Ventures Management Co., Inc. v. GerusoAnnotate this Case
434 A.2d 252 (1981)
VENTURES MANAGEMENT CO., INC. v. Anthony A. GERUSO et al.
Supreme Court of Rhode Island.
August 25, 1981.
Tobin, LeRoy & Silverstein, John P. Barylick, Providence, for plaintiff.
Robert M. Geruso, Woonsocket, for defendants.*253 OPINION
This case comes before us on appeal from a judgment of the Superior Court declining to hold the defendant, Anthony A. Geruso, in civil contempt for failure to obey an injunction contained in a final judgment of the Superior Court entered on August 15, 1978. We affirm. The facts underlying the contempt motion are as follows.
Anthony A. Geruso was formerly an officer and director of the plaintiff, Ventures Management Company, Inc. (Ventures). Action was brought by Ventures in order to enjoin defendant from competing with Ventures in violation of defendant's employment agreement and his fiduciary obligations as an officer and a director of plaintiff. Prior to the scheduled hearing for preliminary injunction, the parties reached agreement on the issues in litigation and presented a final judgment to the court, which judgment was entered on August 15, 1978. The final judgment provided in part:"All said Defendants are hereby enjoined for the period of one (1) year from the date hereof [August 15, 1978] from either directly or indirectly, either for themselves or as a member of a partnership or as a stockholder, investor, officer, or director of a corporation or as an employee, agent, associate or consultant of any person, partnership or corporation, competing with Plaintiff by entering into any business relationship whatsoever with any entity with respect to the operation, maintenance or management of the residential or commercial units of real estate commonly known by the following demominations: "* * * "I. Douglas Manor, Douglas Avenue, North Providence, Rhode Island."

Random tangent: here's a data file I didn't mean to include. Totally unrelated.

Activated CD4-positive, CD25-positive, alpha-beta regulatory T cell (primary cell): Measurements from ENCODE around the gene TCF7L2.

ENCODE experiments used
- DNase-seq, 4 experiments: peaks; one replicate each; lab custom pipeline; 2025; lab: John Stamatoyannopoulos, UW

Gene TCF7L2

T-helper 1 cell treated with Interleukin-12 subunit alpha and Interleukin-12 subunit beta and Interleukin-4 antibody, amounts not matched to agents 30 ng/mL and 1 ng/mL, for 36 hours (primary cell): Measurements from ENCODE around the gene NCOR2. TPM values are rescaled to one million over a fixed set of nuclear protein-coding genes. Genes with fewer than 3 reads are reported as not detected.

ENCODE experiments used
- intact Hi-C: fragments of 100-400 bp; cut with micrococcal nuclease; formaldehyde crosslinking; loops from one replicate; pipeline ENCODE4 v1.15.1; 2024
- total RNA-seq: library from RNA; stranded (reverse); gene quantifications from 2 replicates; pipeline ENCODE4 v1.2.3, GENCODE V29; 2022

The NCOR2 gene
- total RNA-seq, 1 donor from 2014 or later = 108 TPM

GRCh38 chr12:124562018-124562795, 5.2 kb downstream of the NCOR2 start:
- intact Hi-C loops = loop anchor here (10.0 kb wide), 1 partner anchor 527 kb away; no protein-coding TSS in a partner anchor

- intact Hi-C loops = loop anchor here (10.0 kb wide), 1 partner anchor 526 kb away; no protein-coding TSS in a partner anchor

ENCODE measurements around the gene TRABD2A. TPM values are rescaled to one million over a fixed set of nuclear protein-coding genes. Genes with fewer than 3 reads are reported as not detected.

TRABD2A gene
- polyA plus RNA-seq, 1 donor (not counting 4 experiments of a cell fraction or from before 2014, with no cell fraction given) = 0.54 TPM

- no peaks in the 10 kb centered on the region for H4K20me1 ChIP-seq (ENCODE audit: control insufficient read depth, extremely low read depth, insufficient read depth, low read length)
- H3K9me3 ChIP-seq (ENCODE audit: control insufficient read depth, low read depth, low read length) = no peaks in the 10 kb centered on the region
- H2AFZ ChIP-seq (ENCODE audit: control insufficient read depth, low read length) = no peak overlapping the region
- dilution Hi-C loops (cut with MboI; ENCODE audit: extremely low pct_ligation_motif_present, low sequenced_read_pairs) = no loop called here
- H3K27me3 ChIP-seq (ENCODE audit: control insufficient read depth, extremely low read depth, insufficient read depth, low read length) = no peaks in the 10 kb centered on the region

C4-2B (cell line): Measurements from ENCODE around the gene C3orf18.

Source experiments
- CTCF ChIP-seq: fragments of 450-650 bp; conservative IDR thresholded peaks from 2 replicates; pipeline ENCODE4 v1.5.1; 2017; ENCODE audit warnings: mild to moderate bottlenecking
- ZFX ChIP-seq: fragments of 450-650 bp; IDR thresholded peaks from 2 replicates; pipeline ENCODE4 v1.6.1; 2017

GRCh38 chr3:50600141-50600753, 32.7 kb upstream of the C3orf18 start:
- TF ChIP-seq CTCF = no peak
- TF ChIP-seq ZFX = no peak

At the time of defendant Geruso's employment with Ventures, plaintiff was the management agent for Douglas Manor Housing Project (Douglas), a so-called section-8 project regulated by the United States Department of Housing and Urban Development. After defendant's termination of employment with Ventures, a new management agent was retained by Douglas. Wenscott Properties Management, Inc. (Wenscott) became management agent on September 15, 1978. Thereafter, Wenscott retained Precise Data Systems, Inc. (Precise) to do the bookkeeping that was required of Wenscott by virtue of its management contract. In addition, Precise prepared Wenscott's payroll. The defendant was the president and a member of the board of directors of Precise. It is on the basis of this relationship that plaintiff contended that defendant was in violation of the judgment of August 15, 1978. The plaintiff contended in Superior Court that defendant was guilty of both civil and criminal contempt. The trial justice in an order dated May 16, 1979, separately denied plaintiff's requests that defendant be adjudged in civil and criminal contempt. The plaintiff appeals only from the order denying the request to adjudge defendant in civil contempt. In support of their respective positions, the parties raise two major issues.I